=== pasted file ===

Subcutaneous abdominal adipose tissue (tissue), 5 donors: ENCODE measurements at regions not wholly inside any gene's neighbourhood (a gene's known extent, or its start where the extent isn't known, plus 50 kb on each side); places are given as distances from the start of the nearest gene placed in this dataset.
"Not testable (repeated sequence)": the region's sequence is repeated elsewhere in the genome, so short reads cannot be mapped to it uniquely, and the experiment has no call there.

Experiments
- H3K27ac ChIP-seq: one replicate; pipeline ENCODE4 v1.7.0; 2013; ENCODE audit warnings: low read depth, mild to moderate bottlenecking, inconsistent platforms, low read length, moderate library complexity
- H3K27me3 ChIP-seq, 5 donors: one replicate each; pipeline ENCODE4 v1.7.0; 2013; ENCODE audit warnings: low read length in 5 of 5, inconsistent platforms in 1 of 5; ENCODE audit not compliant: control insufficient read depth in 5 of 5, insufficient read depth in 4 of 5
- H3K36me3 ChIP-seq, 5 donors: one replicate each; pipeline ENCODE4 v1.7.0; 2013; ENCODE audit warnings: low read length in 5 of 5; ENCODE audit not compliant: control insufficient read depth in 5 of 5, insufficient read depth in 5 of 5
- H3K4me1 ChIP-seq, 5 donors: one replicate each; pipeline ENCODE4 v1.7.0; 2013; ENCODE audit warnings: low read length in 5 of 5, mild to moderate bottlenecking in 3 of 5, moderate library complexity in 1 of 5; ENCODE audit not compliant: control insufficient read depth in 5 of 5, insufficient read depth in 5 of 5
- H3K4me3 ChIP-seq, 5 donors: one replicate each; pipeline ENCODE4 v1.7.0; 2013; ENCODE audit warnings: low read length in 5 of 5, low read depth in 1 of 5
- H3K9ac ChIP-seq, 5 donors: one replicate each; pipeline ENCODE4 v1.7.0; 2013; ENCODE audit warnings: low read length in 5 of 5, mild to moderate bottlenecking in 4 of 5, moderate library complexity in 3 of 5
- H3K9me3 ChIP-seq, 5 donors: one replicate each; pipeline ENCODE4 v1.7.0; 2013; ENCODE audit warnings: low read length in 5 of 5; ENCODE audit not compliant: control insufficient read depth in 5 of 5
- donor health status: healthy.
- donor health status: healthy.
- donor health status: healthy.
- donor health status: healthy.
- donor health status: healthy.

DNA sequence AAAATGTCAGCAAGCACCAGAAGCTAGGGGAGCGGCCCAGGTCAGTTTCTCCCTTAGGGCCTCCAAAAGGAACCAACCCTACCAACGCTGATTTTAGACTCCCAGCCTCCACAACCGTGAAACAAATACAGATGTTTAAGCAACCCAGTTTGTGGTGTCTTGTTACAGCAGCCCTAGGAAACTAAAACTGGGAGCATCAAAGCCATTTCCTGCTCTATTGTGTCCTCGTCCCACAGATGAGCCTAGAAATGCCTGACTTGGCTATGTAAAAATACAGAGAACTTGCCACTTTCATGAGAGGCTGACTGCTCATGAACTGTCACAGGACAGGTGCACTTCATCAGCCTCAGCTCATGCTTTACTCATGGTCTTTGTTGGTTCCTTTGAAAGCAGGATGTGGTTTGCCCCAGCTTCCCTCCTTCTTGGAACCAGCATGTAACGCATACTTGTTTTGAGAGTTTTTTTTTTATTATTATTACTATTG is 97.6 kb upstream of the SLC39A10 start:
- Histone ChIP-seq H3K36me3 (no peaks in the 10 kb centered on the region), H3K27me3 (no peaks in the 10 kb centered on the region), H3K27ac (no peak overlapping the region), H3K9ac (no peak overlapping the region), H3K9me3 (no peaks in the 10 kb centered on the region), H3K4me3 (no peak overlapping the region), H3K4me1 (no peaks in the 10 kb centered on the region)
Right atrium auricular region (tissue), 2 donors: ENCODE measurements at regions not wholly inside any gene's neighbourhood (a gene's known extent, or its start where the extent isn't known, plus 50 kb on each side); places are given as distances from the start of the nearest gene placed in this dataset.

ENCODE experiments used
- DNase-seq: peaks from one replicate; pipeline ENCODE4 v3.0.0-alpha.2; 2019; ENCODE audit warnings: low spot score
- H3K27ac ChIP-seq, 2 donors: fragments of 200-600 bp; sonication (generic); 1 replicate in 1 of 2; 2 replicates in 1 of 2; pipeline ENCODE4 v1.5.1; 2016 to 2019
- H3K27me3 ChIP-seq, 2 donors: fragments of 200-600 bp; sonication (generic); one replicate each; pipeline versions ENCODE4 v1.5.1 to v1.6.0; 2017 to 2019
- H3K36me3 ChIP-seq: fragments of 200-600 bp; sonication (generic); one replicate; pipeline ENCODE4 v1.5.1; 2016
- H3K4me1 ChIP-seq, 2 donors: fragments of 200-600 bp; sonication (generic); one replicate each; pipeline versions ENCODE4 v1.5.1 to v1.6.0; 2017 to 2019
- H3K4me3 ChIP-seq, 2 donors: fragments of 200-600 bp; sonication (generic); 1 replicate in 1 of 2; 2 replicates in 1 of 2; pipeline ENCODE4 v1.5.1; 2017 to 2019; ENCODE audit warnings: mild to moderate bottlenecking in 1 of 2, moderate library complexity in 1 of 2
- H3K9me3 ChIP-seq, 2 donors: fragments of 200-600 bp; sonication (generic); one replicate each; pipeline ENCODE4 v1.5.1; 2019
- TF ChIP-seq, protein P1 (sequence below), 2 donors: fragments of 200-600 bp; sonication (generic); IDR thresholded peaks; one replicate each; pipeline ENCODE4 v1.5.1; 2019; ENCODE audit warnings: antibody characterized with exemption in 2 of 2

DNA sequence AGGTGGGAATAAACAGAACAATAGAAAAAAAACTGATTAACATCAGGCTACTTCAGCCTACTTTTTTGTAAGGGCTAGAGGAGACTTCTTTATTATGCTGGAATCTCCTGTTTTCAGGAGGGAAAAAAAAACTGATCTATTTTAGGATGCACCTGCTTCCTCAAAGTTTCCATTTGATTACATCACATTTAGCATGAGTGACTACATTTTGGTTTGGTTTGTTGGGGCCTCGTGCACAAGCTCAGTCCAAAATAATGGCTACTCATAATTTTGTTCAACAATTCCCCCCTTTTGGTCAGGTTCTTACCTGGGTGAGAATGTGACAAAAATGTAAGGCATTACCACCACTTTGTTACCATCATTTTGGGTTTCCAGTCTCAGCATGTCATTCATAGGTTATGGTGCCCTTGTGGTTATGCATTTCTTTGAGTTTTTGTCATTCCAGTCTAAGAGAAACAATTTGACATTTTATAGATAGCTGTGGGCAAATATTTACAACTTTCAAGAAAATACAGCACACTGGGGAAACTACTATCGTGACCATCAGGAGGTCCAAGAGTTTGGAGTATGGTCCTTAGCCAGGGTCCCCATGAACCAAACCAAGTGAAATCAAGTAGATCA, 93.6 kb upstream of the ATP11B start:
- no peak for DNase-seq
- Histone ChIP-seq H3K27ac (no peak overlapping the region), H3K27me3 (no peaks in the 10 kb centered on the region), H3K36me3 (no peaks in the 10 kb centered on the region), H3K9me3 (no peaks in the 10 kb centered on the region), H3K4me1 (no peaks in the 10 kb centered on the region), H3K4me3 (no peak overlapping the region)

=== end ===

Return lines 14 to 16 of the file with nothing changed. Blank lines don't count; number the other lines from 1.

- donor health status: healthy.
- donor health status: healthy.

DNA sequence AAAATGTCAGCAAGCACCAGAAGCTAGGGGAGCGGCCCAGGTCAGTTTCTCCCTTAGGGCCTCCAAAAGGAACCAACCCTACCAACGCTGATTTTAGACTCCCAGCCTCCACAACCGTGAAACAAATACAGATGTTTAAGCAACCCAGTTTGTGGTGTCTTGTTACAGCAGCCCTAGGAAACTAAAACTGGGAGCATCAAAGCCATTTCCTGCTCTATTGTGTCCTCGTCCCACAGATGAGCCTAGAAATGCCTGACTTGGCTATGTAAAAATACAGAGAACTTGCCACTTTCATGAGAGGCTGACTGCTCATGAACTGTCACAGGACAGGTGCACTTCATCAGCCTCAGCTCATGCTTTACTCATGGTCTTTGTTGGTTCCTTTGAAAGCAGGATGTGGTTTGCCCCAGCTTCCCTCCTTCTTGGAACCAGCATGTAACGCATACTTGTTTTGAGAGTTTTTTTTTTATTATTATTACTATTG is 97.6 kb upstream of the SLC39A10 start: